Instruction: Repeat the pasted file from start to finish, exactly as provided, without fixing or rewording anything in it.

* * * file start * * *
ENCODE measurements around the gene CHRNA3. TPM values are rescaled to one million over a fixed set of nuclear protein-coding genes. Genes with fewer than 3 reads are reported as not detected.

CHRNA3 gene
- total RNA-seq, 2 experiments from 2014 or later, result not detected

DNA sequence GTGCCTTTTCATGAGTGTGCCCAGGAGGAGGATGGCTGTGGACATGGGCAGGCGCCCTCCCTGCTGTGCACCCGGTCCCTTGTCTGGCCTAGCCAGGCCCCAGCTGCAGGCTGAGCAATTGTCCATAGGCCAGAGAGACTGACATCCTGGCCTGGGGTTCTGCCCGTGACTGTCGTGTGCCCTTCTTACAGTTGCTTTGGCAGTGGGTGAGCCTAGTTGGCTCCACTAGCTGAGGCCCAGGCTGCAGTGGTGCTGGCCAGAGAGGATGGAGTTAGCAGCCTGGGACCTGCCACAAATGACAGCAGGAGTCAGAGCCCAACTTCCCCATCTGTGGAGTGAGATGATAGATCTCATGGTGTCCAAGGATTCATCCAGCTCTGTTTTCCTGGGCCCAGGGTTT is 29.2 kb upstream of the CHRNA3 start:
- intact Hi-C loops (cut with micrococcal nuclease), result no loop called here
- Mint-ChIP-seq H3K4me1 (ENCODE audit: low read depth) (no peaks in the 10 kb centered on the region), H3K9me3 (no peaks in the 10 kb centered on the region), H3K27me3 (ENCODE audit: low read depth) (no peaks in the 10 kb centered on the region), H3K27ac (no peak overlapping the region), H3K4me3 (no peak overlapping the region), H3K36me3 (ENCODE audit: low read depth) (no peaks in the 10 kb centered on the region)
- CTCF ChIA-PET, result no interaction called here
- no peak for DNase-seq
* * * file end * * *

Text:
ENCODE measurements around the gene CHRNA3. TPM values are rescaled to one million over a fixed set of nuclear protein-coding genes. Genes with fewer than 3 reads are reported as not detected.

CHRNA3 gene
- total RNA-seq, 2 experiments from 2014 or later, result not detected

DNA sequence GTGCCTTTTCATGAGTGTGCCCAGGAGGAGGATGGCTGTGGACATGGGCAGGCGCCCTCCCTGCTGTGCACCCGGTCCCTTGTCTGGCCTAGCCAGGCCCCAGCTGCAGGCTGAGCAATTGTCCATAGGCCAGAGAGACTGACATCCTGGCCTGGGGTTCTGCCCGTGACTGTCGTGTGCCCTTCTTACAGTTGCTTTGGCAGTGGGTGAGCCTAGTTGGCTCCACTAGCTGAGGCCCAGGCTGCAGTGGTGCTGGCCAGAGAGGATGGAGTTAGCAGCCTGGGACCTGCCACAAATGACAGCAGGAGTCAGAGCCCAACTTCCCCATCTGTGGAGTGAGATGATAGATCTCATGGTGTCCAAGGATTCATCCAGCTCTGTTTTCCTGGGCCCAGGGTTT is 29.2 kb upstream of the CHRNA3 start:
- intact Hi-C loops (cut with micrococcal nuclease), result no loop called here
- Mint-ChIP-seq H3K4me1 (ENCODE audit: low read depth) (no peaks in the 10 kb centered on the region), H3K9me3 (no peaks in the 10 kb centered on the region), H3K27me3 (ENCODE audit: low read depth) (no peaks in the 10 kb centered on the region), H3K27ac (no peak overlapping the region), H3K4me3 (no peak overlapping the region), H3K36me3 (ENCODE audit: low read depth) (no peaks in the 10 kb centered on the region)
- CTCF ChIA-PET, result no interaction called here
- no peak for DNase-seq